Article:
Is published the following by Robert Ingersoll. I, Mike Pearson, am willing to post
a partial (and I think decisive) rebuttal to his atheism, if I see discussion also on this.
Or, if you’d rather, I’ll spare you the boredom of clicking over and around my posts, if you discuss Ingersoll’s ideas:
“What is morality?
In this world we need certain things. We have many wants. We are exposed to many dangers. We need food, fuel, raiment and shelter, and besides these wants, there is, what may be called, the hunger of the mind.
We are conditioned beings, and our happiness depends upon conditions. There are certain things that diminish, certain things that increase, well-being. There are certain things that destroy and there are others that preserve.
Happiness, including its highest forms, is after all the only good, and everything, the result of which is to produce or secure happiness, is good, that is to say, moral. Everything that destroys or diminishes well-being is bad, that is to say, immoral. In other words, all that is good is moral, and all that is bad is immoral.
What then is, or can be called, a moral guide? The shortest possible answer is one word: Intelligence.
We want the experience of mankind, the true history of the race. We want the history of intellectual development, of the growth of the ethical, of the idea of justice, of conscience, of charity, of self-denial. We want to know the paths and roads that have been traveled by the human mind.
These facts in general, these histories in outline, the results reached, the conclusions formed, the principles evolved, taken together, would form the best conceivable moral guide.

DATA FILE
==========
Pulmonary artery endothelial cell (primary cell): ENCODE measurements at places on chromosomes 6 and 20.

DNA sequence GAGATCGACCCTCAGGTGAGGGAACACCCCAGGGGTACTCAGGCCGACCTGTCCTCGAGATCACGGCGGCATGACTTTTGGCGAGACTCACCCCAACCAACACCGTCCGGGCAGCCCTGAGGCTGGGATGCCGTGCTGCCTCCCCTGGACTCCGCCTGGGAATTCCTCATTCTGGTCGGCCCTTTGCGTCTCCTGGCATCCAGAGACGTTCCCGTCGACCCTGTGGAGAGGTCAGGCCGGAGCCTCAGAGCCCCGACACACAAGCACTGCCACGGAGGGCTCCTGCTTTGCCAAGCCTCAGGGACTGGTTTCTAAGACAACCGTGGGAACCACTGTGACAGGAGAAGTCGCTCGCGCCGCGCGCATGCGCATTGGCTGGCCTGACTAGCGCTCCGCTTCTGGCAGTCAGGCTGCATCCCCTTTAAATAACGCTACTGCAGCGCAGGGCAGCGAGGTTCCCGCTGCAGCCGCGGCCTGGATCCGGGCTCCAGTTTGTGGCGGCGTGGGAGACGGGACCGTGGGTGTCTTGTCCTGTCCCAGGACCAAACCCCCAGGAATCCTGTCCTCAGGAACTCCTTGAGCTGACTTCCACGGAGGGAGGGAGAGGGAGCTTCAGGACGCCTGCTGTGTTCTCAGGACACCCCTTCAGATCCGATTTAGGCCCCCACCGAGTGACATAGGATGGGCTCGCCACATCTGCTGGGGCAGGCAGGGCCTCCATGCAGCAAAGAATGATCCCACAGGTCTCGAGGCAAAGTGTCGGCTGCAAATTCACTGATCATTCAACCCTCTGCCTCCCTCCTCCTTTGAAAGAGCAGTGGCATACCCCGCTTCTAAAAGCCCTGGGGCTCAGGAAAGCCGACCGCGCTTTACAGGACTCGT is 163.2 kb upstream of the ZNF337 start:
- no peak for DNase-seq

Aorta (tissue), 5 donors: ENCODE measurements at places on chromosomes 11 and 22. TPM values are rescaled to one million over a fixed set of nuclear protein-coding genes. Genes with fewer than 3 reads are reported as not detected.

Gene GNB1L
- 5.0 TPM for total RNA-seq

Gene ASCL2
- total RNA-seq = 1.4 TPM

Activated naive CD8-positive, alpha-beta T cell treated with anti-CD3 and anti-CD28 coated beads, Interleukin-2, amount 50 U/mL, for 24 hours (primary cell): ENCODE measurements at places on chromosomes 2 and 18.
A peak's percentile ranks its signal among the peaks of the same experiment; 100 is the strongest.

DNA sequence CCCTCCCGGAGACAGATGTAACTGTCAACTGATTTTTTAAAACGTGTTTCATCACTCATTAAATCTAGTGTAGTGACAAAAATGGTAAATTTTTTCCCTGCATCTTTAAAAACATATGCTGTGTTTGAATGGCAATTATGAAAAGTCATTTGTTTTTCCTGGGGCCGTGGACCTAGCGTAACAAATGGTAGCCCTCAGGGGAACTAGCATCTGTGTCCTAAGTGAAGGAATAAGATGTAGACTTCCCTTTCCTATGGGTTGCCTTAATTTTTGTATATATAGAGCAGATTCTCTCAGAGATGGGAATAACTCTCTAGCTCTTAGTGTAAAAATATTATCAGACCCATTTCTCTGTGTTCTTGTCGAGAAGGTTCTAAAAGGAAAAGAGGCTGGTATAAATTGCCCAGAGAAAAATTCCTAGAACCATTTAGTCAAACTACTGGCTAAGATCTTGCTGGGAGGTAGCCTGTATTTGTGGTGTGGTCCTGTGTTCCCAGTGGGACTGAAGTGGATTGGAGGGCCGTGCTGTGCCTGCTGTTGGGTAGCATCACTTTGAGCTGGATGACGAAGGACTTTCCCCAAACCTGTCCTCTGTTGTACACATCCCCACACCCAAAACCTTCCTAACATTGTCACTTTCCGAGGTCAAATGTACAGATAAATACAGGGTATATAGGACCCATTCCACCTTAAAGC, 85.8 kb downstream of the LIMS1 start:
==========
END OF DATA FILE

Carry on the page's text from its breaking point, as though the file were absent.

We cannot depend on what are called "inspired books," or the religions of the world. These religions are based on the supernatural, and according to them we are under obligation to worship and obey some supernatural being, or beings. All these religions are inconsistent with intellectual liberty. They are the enemies of thought, of investigation, of mental honesty. They destroy the manliness of man. They promise eternal rewards for belief, for credulity, for what they call faith.
These religions teach the slave virtues. They make inanimate things holy, and falsehoods sacred. They create artificial crimes. To eat meat on Friday, to enjoy yourself on Sunday, to eat on fast-days, to be happy in Lent, to dispute a priest, to ask for evidence, to deny a creed, to express your sincere thought, all these acts are sins, crimes against some god, To give your honest opinion about Jehovah, Mohammed or Christ, is far worse than to maliciously slander your neighbor. To question or doubt miracles. is far worse than to deny known facts. Only the obedient, the credulous, the cringers, the kneelers, the meek, the unquestioning, the true believers, are regarded as moral, as virtuous. It is not enough to be honest, generous and useful; not enough to be governed by evidence, by facts. In addition to this, you must believe. These things are the foes of morality. They subvert all natural conceptions of virtue.
All "inspired books," teaching that what the supernatural commands is right, and right because commanded, and that what the supernatural prohibits is wrong, and wrong because prohibited, are absurdly unphilosophic.
And all "inspired books," teaching that only those who obey the commands of the supernatural are, or can be, truly virtuous, and that unquestioning faith will be rewarded with eternal joy, are grossly immoral.
Again I say: Intelligence is the only moral guide. “
-- Robert Green Ingersoll